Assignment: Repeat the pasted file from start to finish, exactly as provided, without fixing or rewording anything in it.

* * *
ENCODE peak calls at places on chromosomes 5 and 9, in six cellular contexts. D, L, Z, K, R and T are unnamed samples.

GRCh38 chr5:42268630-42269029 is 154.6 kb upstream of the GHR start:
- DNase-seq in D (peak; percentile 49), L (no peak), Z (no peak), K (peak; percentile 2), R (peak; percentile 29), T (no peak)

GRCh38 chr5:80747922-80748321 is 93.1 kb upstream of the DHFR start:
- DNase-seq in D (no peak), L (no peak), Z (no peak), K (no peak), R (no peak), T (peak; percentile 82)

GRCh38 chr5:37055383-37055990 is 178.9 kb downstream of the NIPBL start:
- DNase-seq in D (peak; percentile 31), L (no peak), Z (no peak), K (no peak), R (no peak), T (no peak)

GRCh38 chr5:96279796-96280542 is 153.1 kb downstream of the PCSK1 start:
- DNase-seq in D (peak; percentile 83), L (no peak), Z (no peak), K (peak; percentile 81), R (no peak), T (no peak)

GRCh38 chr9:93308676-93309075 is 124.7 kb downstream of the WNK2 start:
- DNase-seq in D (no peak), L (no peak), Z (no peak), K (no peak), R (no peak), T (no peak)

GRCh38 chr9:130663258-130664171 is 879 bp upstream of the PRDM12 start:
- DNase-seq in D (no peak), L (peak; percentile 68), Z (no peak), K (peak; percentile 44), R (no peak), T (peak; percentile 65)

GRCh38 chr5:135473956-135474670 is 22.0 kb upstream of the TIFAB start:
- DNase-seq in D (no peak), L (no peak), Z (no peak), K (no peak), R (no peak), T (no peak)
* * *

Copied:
ENCODE peak calls at places on chromosomes 5 and 9, in six cellular contexts. D, L, Z, K, R and T are unnamed samples.

GRCh38 chr5:42268630-42269029 is 154.6 kb upstream of the GHR start:
- DNase-seq in D (peak; percentile 49), L (no peak), Z (no peak), K (peak; percentile 2), R (peak; percentile 29), T (no peak)

GRCh38 chr5:80747922-80748321 is 93.1 kb upstream of the DHFR start:
- DNase-seq in D (no peak), L (no peak), Z (no peak), K (no peak), R (no peak), T (peak; percentile 82)

GRCh38 chr5:37055383-37055990 is 178.9 kb downstream of the NIPBL start:
- DNase-seq in D (peak; percentile 31), L (no peak), Z (no peak), K (no peak), R (no peak), T (no peak)

GRCh38 chr5:96279796-96280542 is 153.1 kb downstream of the PCSK1 start:
- DNase-seq in D (peak; percentile 83), L (no peak), Z (no peak), K (peak; percentile 81), R (no peak), T (no peak)

GRCh38 chr9:93308676-93309075 is 124.7 kb downstream of the WNK2 start:
- DNase-seq in D (no peak), L (no peak), Z (no peak), K (no peak), R (no peak), T (no peak)

GRCh38 chr9:130663258-130664171 is 879 bp upstream of the PRDM12 start:
- DNase-seq in D (no peak), L (peak; percentile 68), Z (no peak), K (peak; percentile 44), R (no peak), T (peak; percentile 65)

GRCh38 chr5:135473956-135474670 is 22.0 kb upstream of the TIFAB start:
- DNase-seq in D (no peak), L (no peak), Z (no peak), K (no peak), R (no peak), T (no peak)